Smiles abound, but not snow

Ski season opens with limited terrain, lots of optimism


— Shouts of excitement and a healthy dose of optimism helped usher in the first day of the 2006-07 season at the Steamboat Ski Area on Wednesday.

"It's just

a big party,"

said Steamboat Springs resident Jeanine Dinome, who enjoyed the traditional mimosas and breakfast burritos before stepping off the first gondola car at Thunderhead. "Everyone was screaming and just excited about the beginning of a new season. I think it's going to be a good season."

The ski area reported 17 trails and five lifts open for Scholarship Day, the name given to opening day because proceeds from the $15 lift tickets benefit the Steamboat Springs Winter Sports Club's scholarship fund.

Today is the first day season passes will be accepted at the ski area, and Steamboat Ski and Resort Corp. officials said top-to-bottom skiing will begin Friday, when the Storm Peak Express and Thunderhead Express chairlifts are scheduled to begin service.

Ski Corp. officials said 24 trails will be open to skiing and riding today.

Limited terrain and sub-par snow conditions couldn't keep the smile off the face of part-time Steamboat resident Patti Slepkow on Wednesday.

"I'm feeling juiced," Slepkow said as she exited the gondola and prepared to take her first run of the season. "It's a beautiful day. OK, the terrain is a little limited, but hey, we're skiing."

The temperature reached 50 degrees Wednesday, which helped soften the hard-packed snow.

University of Wyoming senior Andrew Zabeck looked nervously down at bare spots on the mountain while riding the gondola. He said he will come to Steamboat just about every weekend this season, and he's hoping for another season like last year.

"I don't have class on Monday or Friday next semester, so I'll be here four days a week," Zabeck said.

Steamboat Springs Middle School seventh-grader Hunter Zacher moved to Steamboat from Fort Collins during the summer and enjoyed his first day at the Steamboat Ski Area.

"It's something different," Hunter said. "I've never had a ski pass before."

Hunter said he looked forward to snowboarding with the Winter Sports Club this winter.

Since Ski Corp. started Scholarship Day in 1991, it has raised more than $480,000 for the club.

Andy Wirth, vice president of sales and marketing for Ski Corp., said more than 3,000 people hit the slopes Wednesday - a great turnout considering the limited amount of skiable terrain.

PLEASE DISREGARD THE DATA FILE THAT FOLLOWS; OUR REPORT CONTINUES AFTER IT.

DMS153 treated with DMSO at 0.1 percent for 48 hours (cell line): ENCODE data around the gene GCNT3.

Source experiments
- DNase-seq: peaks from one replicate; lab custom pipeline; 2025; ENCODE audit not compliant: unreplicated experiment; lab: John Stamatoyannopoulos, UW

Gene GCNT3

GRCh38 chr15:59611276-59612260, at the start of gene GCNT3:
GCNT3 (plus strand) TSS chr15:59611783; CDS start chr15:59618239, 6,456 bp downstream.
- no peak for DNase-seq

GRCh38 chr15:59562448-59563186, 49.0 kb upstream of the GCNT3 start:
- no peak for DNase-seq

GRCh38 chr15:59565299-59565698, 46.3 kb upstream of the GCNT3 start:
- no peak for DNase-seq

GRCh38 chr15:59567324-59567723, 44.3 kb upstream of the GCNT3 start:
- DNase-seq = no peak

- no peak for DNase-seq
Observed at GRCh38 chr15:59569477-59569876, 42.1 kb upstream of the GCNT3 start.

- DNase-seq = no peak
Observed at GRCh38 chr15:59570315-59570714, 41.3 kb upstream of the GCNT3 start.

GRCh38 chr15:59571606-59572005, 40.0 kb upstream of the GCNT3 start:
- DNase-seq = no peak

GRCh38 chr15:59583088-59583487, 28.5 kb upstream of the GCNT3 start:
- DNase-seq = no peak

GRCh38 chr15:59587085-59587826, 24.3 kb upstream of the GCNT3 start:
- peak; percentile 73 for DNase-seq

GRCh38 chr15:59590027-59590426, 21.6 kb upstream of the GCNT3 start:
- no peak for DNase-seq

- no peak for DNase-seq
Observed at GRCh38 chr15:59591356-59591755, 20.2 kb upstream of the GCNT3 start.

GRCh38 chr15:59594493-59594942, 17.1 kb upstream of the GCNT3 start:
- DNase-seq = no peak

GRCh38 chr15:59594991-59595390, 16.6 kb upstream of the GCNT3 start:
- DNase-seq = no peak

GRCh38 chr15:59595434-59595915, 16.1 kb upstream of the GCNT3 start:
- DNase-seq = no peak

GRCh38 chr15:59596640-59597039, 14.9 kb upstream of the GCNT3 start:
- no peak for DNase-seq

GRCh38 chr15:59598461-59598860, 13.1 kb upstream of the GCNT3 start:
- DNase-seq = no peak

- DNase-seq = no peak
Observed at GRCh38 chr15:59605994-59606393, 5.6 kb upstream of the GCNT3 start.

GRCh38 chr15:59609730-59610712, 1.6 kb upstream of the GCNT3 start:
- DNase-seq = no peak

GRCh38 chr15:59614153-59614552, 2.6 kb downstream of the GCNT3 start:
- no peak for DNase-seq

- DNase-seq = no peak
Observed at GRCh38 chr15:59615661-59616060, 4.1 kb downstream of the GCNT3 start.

"We're absolutely thrilled by the response and support of the community," said Wirth, who also is president of the Winter Sports Club's board.

Wirth said Scholarship Day helps make it possible for all children to participate in the club.

The first day of skiing meant the first day of on-mountain injuries for an unlucky few. Ski Patrol director John Kohnke said a couple people suffered minor injuries Wednesday. Some skiers and riders also were caught entering closed terrain.

"It's disappointing to me that we had seven cases today of people ducking ropes," Kohnke said.

Those people were escorted to the security office and issued citations by Routt County Sheriff's Office deputies. They face fines of as much as $1,000.

"It's going to be a long season - make sure you make smart choices and are here to enjoy all of it," Kohnke said.

Vice President of Mountain Operations Doug Allen said snowmaking crews did a great job of preparing for opening day by monitoring temperatures closely and putting snow where it needed to go.

Storm Peak could have been open, Allen said, but officials didn't want to rush it.

"Any additional snowmaking we can do will make it more durable for the weekend," Allen said.

There is a chance of rain and snow showers today and tonight, according to the National Weather Service. The next chance for significant snowfall is Monday or Tuesday.

-To reach Matt Stensland, call 871-4210

or e-mail


julipj 10 years, 5 months ago

it's not so bad but better we get snow soon! i fell and hurted my self at rudi's run i think, , watch out your right


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